The Race To Find Antivirals for Zika Virus

Antimicrob. Agents Chemother. June 2017 V.61 N.6

Juan-Carlos Saiz and Miguel A. Martín-Acebes

Department of Biotechnology, Instituto Nacional de Investigación y Tecnología Agraria y Alimentaria (INIA), Madrid, Spain

Zika virus (ZIKV), a flavivirus transmitted by mosquitoes, was an almost neglected pathogen until its introduction in the Americas in 2015 and its subsequent explosive spread throughout the continent, where it has infected millions of people. The virus has caused social and sanitary alarm, mainly due to its association with severe neurological disorders (Guillain-Barré syndrome and microcephaly in fetuses and newborns). Nowadays, no specific antiviral therapy against ZIKV is available. However, during the past months, a great effort has been made to search for antiviral candidates using different approaches and methodologies, ranging from testing specific compounds with known antiviral activity to the screening of libraries with hundreds of bioactive molecules. The identified antiviral candidates include drugs targeting viral components as well as cellular ones. Here, an updated review of what has been done in this line is presented.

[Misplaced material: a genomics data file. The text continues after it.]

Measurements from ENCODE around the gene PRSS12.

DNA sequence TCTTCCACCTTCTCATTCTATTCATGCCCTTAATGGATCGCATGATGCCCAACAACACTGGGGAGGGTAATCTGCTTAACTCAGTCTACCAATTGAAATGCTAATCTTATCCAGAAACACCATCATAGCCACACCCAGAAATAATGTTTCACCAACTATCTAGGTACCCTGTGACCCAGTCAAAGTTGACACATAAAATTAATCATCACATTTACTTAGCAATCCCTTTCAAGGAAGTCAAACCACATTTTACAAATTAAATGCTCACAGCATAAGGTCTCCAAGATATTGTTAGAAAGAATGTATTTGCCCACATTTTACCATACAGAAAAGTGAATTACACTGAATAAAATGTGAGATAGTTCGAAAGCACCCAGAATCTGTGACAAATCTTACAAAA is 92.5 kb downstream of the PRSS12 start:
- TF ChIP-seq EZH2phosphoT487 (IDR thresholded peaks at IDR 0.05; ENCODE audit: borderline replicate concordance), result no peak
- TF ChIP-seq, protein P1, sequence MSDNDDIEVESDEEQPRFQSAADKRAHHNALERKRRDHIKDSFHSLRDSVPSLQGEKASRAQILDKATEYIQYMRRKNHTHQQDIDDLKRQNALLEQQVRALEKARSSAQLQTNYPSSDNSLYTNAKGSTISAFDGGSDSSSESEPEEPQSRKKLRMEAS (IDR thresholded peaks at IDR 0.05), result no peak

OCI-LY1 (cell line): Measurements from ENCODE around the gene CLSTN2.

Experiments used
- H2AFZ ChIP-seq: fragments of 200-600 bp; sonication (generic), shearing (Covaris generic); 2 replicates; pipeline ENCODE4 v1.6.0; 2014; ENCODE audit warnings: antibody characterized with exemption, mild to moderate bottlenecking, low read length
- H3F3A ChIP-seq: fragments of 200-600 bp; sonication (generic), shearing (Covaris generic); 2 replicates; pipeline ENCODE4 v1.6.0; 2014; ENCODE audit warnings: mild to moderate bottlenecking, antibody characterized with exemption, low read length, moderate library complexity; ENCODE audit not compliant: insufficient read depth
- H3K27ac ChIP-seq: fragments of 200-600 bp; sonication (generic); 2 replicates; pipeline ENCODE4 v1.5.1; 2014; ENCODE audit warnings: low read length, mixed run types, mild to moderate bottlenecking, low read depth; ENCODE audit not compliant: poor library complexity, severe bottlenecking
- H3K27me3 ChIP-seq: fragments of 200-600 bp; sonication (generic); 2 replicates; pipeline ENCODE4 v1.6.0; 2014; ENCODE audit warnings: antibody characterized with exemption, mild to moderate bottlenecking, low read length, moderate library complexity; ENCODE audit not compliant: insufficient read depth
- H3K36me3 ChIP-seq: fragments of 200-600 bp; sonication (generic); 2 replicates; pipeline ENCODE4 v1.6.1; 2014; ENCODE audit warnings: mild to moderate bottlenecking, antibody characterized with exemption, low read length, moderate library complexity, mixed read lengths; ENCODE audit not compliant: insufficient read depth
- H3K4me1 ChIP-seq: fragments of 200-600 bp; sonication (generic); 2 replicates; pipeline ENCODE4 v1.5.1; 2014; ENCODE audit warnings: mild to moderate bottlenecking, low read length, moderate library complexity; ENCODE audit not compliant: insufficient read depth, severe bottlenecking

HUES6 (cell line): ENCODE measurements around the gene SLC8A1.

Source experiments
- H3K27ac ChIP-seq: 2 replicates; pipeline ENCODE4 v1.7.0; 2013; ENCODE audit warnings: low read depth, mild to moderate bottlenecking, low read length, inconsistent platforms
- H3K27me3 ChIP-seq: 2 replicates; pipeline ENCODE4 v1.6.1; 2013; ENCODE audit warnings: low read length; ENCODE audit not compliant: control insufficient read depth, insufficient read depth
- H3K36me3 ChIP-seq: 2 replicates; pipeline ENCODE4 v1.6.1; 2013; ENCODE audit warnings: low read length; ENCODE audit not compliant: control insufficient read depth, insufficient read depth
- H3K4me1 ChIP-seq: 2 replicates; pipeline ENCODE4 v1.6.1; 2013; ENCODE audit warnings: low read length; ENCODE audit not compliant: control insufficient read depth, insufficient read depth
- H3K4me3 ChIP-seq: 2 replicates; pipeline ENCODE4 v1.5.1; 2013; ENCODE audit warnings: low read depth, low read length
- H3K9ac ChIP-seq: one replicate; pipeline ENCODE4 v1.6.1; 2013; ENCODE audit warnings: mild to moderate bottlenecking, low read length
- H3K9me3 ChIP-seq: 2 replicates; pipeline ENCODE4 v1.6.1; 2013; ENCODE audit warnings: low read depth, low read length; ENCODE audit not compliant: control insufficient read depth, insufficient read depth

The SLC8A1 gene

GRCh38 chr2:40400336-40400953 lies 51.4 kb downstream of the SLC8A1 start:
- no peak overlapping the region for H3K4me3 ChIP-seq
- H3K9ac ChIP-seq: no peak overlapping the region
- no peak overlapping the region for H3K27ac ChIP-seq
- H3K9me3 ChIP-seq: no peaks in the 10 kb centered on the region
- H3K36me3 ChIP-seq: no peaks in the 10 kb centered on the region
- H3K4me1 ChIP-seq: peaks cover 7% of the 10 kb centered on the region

PDF

http://aac.asm.org/content/61/6/e00411-17.full.pdf+html

May 28, 2017 at 4:52 pm

Epidemiological and Molecular Characterization of an Invasive Group A Streptococcus emm32.2 Outbreak

J. Clin. Microbiol. June 2017 V.55 N.6